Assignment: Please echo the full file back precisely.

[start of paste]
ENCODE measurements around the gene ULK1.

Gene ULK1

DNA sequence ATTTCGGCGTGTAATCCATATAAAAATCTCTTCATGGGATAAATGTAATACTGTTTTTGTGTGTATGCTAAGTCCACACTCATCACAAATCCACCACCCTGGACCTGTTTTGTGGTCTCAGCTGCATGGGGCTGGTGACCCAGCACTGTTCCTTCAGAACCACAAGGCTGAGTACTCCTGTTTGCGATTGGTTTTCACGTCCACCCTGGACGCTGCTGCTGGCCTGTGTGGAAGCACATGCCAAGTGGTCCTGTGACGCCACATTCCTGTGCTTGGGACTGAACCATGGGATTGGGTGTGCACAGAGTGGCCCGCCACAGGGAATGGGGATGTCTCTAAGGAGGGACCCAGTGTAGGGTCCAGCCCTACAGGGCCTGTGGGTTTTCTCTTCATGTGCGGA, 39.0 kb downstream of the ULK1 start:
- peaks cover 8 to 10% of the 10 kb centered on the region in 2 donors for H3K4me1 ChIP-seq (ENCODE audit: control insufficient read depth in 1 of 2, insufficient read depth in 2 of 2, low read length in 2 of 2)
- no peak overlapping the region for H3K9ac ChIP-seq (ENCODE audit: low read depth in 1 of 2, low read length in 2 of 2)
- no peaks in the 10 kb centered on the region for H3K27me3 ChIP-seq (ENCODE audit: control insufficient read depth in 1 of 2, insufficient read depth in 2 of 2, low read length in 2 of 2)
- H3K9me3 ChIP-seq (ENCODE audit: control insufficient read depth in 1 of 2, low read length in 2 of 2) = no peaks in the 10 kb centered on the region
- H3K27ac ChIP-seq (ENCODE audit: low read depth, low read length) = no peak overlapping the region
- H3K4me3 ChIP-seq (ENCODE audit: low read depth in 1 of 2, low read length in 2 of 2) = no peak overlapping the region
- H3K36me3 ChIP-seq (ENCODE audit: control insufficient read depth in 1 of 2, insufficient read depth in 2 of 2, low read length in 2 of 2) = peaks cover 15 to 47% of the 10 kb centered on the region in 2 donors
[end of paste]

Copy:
ENCODE measurements around the gene ULK1.

Gene ULK1

DNA sequence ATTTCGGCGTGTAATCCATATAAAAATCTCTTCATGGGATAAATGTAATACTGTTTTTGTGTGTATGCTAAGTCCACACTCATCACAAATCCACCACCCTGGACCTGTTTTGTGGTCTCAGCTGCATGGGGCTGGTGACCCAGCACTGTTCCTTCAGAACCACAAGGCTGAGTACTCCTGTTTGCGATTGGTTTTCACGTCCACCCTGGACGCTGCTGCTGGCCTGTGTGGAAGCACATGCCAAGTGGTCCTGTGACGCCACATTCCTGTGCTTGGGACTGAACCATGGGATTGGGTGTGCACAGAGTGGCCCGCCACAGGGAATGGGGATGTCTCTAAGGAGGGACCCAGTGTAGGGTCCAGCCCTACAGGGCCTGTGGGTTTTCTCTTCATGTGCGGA, 39.0 kb downstream of the ULK1 start:
- peaks cover 8 to 10% of the 10 kb centered on the region in 2 donors for H3K4me1 ChIP-seq (ENCODE audit: control insufficient read depth in 1 of 2, insufficient read depth in 2 of 2, low read length in 2 of 2)
- no peak overlapping the region for H3K9ac ChIP-seq (ENCODE audit: low read depth in 1 of 2, low read length in 2 of 2)
- no peaks in the 10 kb centered on the region for H3K27me3 ChIP-seq (ENCODE audit: control insufficient read depth in 1 of 2, insufficient read depth in 2 of 2, low read length in 2 of 2)
- H3K9me3 ChIP-seq (ENCODE audit: control insufficient read depth in 1 of 2, low read length in 2 of 2) = no peaks in the 10 kb centered on the region
- H3K27ac ChIP-seq (ENCODE audit: low read depth, low read length) = no peak overlapping the region
- H3K4me3 ChIP-seq (ENCODE audit: low read depth in 1 of 2, low read length in 2 of 2) = no peak overlapping the region
- H3K36me3 ChIP-seq (ENCODE audit: control insufficient read depth in 1 of 2, insufficient read depth in 2 of 2, low read length in 2 of 2) = peaks cover 15 to 47% of the 10 kb centered on the region in 2 donors